Today’s offering is actually about two different entities: One was a theater in Washington, D.C., where our 16th president was murdered 150 years ago this month and the other a friend and Napa schoolmate of mine from the 1940s.
The theater was Ford’s Theatre, a converted Baptist Church in Washington, D.C., owned by a John T. Ford (no relation). On April 14, 1865, just five days after Gen. Lee surrendered to Gen. Grant, ending America’s bloody Civil War, Abraham Lincoln was shot and fatally wounded while attending a stage play.
Lincoln, 56, was in the presidential box when an actor and Confederate sympathizer named John Wilkes Booth, 26, entered and shot him in the back of the head.
Booth then jumped from the box to the stage, ran out a rear door and escaped on a waiting and saddled horse.
The injured Lincoln was carried across the street to a boarding house where he died early on the morning of April 15, 1865.
Booth was found 10 days later about 95 miles from Washington. On the morning of April 24, 1865, he was shot and killed while resisting arrest.
Now to the other side of the story: My friend and schoolmate was Frankie Teague.
Frankie was born in 1931 in Oklahoma. Her family migrated to the Napa Valley in 1939, during the Dust Bowl and Great Depression and settled in a house on Napa’s Salvador Avenue.
The family was very poor. Later in life, Frankie told me that, as a little girl, she did not have shoes and remembered what it was like to be hungry.
I first met Frankie in 1942 when we were both enrolled at Salvador School. We were friends from then through Napa Junior High and Napa High. I graduated in 1948 and she in 1949.
When Frankie was 15, her abusive father became upset with her and evicted her from their home. She had to work to support herself while going to school.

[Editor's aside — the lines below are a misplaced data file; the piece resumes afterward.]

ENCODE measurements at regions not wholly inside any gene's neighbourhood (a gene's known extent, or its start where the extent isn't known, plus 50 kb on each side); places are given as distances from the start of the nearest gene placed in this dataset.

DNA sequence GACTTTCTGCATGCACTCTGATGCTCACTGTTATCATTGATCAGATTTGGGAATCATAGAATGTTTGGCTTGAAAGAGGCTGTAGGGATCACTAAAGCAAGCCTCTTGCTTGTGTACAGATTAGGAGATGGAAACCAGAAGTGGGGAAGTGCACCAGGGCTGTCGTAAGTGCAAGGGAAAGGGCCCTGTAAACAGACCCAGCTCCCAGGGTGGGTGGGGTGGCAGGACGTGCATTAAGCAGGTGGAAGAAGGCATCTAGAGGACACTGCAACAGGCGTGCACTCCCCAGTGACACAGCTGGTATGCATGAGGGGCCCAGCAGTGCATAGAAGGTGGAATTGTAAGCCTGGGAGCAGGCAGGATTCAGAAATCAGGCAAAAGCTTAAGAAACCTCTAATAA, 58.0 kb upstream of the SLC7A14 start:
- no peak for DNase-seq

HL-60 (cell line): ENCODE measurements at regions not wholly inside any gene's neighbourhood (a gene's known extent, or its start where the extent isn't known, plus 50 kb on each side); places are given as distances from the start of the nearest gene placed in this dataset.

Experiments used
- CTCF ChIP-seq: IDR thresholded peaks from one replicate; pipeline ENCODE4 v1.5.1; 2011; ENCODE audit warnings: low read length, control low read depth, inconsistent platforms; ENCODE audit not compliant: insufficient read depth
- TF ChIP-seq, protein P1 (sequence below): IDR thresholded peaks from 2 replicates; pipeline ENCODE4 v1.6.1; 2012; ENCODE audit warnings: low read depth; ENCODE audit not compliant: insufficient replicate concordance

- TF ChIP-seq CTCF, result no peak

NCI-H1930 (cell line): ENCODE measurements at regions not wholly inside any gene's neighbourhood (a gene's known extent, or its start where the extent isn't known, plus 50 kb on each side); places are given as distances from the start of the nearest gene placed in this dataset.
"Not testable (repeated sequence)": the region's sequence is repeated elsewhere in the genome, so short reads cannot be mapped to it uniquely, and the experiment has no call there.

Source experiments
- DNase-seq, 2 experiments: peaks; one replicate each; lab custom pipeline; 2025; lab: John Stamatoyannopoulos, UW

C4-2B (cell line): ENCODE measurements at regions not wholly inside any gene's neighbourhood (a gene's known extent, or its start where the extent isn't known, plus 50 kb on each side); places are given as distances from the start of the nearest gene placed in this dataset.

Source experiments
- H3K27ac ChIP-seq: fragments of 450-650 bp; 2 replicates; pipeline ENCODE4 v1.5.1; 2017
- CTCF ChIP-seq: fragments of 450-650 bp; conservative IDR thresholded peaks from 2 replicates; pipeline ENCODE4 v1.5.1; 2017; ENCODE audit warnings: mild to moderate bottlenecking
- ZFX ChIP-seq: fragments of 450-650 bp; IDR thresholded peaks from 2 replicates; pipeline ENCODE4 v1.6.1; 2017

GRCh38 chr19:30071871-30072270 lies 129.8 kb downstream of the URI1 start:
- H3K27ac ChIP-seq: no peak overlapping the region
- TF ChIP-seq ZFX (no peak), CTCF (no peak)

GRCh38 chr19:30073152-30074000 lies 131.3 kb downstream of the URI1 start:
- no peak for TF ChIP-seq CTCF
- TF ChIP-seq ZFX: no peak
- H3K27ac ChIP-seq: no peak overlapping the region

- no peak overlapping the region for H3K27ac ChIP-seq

Frankie was a good writer and went to work for the Napa Register where she became the society editor covering items such as weddings, anniversaries and family reunions.
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After high school, we went our separate ways, and it was not until years later that I was told that Frankie had left town, gotten married and divorced and was living in Washington, D.C.
Frankie had a varied adult working career. According to several Internet sources and, based on our personal conversations in the 1990s, she worked in corporate advertising, was a staff assistant for governmental agencies, directed a U.S. Senate Subcommittee on Juvenile Delinquency, was a public affairs adviser to U.N. Ambassador Adlai Stevenson and was very active on John Kennedy’s presidential election committee.
In 1963, Frankie married Don Hewitt, the originator and longtime producer of TV’s “60 Minutes.” It was her second marriage. They were divorced in 1974.
Frankie was acquainted with Secretary of the Interior Stuart Udall and knew that his department had control of Ford’s Theatre. While married to Hewitt, and with his encouragement, she prevailed upon Udall to follow through on a tentative plan to convert the neglected government warehouse into a museum but also a replica of the live-action theater it was in 1865. She was successful.
Frankie founded the Ford’s Theatre Foundation, which provided financial support and a theater, looking very much as it did over a century before. It opened on Feb. 12, 1968, Lincoln’s birth date.
The success of the first few stage presentations was less than satisfying, so Frankie assumed the position of executive producer. During 33 years of involvement, she produced over 150 plays and musicals.
Presidential galas were produced and aired on television. It was great to watch them and see my friend Frankie sitting next to Presidents Reagan, Bush, Clinton and Bush.
While serving as the executive director of the Napa Chamber of Commerce from 1990 to 1996, I arranged and headed several citizen delegation trips to Washington, D.C., to lobby for what is today’s ongoing Napa River Flood Control Project.
I contacted Frankie on our first trip and we met for lunch and talked about our youth in Napa. She then made arrangements for our group to attend a play at the theater.
For future Chamber trips to Washington, I only had to call Frankie’s assistant and she would arrange for the group to attend the theater. Frankie always met with the group and proudly admitted that she was from Napa.
She died of cancer at age 71 at her home in Kensington, Maryland, in 2003. Two daughters survive her.
Frankie received many recognitions and awards. She was the 1978 Washingtonian Woman of the Year and woman of the year for several of her other organizations. In recognition of her many accomplishments, on the day before she died, President George W. Bush presented her the National Humanities Medal.